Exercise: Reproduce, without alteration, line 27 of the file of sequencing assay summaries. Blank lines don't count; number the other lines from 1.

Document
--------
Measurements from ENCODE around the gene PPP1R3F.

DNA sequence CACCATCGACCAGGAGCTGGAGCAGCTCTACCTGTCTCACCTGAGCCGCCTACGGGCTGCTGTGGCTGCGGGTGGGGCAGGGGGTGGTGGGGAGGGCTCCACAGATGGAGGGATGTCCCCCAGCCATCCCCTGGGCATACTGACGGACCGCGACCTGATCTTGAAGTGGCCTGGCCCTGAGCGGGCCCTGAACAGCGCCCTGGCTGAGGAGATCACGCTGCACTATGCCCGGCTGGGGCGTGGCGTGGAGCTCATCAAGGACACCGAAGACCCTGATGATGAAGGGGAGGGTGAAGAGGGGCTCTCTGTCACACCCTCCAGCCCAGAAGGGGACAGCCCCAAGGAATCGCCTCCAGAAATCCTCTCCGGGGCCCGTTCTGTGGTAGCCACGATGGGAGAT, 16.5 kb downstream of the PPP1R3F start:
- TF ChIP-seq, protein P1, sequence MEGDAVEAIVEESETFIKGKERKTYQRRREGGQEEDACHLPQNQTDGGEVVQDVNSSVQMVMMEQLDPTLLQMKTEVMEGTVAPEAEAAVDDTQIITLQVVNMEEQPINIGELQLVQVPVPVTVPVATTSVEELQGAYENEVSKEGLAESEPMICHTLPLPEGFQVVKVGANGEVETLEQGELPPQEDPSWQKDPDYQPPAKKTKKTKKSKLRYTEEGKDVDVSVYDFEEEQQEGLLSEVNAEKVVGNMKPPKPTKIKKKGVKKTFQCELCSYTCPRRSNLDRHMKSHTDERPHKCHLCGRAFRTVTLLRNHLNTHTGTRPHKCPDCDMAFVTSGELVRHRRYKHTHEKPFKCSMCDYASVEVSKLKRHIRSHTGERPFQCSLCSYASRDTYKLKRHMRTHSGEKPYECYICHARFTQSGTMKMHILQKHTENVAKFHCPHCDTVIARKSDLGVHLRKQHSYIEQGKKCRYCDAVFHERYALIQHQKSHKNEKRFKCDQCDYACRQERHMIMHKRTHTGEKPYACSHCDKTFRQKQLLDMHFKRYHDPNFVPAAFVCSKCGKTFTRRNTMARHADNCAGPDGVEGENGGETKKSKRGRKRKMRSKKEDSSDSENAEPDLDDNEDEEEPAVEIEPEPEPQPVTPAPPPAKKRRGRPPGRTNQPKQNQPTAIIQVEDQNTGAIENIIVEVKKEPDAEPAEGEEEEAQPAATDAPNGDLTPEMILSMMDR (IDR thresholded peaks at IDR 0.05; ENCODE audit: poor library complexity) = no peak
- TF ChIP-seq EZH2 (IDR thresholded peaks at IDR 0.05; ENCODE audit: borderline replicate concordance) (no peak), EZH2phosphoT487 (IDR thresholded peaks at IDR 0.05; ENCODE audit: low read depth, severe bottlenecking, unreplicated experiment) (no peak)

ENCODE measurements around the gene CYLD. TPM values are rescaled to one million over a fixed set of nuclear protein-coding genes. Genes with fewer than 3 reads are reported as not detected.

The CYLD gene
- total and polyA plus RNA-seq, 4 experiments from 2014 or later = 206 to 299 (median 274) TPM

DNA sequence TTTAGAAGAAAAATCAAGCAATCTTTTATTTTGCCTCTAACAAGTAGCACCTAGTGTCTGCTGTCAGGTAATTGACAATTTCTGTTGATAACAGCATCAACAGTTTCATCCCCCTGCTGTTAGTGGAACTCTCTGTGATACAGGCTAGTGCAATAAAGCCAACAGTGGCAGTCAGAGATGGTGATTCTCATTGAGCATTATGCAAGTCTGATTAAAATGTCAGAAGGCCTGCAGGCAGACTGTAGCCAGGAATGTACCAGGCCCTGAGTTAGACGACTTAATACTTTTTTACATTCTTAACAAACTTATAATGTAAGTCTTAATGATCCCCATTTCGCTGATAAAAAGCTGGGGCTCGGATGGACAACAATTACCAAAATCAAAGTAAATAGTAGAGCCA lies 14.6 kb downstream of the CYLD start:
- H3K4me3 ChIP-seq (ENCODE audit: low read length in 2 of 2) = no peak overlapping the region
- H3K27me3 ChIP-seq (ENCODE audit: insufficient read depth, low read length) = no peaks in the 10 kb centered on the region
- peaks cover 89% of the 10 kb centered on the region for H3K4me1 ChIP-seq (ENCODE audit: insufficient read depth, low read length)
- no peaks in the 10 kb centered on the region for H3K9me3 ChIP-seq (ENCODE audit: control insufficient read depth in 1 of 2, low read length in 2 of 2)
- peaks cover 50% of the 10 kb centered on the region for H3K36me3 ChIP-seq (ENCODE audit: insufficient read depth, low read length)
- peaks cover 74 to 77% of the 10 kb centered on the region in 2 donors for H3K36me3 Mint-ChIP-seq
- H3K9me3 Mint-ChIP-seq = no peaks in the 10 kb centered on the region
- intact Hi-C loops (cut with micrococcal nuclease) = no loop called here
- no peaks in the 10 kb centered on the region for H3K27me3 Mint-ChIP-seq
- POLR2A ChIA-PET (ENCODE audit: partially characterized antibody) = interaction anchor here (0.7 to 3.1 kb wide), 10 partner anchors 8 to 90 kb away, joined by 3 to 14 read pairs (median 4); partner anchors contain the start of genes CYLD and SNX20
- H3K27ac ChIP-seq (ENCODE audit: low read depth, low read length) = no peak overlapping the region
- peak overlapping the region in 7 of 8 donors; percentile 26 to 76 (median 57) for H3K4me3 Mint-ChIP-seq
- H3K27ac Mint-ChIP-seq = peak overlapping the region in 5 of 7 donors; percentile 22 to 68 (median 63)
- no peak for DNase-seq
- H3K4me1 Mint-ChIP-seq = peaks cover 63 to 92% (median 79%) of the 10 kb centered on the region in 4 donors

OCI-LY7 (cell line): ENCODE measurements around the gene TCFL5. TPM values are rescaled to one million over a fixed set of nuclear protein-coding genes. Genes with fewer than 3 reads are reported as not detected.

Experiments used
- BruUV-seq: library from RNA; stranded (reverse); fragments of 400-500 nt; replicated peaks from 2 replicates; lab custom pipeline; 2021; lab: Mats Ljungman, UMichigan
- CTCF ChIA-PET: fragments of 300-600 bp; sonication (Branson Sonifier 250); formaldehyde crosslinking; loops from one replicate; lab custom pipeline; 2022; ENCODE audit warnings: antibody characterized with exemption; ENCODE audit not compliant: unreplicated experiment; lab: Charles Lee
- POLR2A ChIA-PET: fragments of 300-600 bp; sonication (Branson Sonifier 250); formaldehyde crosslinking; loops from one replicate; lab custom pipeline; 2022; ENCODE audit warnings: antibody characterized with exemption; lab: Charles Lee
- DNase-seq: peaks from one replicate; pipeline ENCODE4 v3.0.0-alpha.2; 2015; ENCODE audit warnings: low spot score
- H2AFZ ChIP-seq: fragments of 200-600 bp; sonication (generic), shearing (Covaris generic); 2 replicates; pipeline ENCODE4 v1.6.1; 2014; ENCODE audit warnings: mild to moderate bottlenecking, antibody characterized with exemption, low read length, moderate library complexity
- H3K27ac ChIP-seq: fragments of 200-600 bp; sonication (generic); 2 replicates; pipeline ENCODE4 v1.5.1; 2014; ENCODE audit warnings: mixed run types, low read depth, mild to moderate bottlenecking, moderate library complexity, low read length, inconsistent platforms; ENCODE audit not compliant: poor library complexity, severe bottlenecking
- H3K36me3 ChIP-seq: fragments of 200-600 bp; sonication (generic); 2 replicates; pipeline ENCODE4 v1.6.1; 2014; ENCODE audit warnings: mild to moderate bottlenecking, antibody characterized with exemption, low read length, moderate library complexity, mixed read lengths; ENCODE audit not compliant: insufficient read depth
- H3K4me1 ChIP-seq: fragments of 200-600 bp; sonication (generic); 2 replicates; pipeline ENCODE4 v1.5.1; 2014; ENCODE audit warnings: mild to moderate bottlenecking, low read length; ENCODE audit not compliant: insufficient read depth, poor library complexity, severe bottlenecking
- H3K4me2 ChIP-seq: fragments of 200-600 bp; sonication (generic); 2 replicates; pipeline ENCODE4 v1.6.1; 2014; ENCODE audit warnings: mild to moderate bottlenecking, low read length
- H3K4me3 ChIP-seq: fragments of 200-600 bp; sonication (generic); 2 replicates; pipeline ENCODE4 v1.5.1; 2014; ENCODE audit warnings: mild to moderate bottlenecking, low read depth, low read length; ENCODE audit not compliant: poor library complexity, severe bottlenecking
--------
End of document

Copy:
- CTCF ChIA-PET: fragments of 300-600 bp; sonication (Branson Sonifier 250); formaldehyde crosslinking; loops from one replicate; lab custom pipeline; 2022; ENCODE audit warnings: antibody characterized with exemption; ENCODE audit not compliant: unreplicated experiment; lab: Charles Lee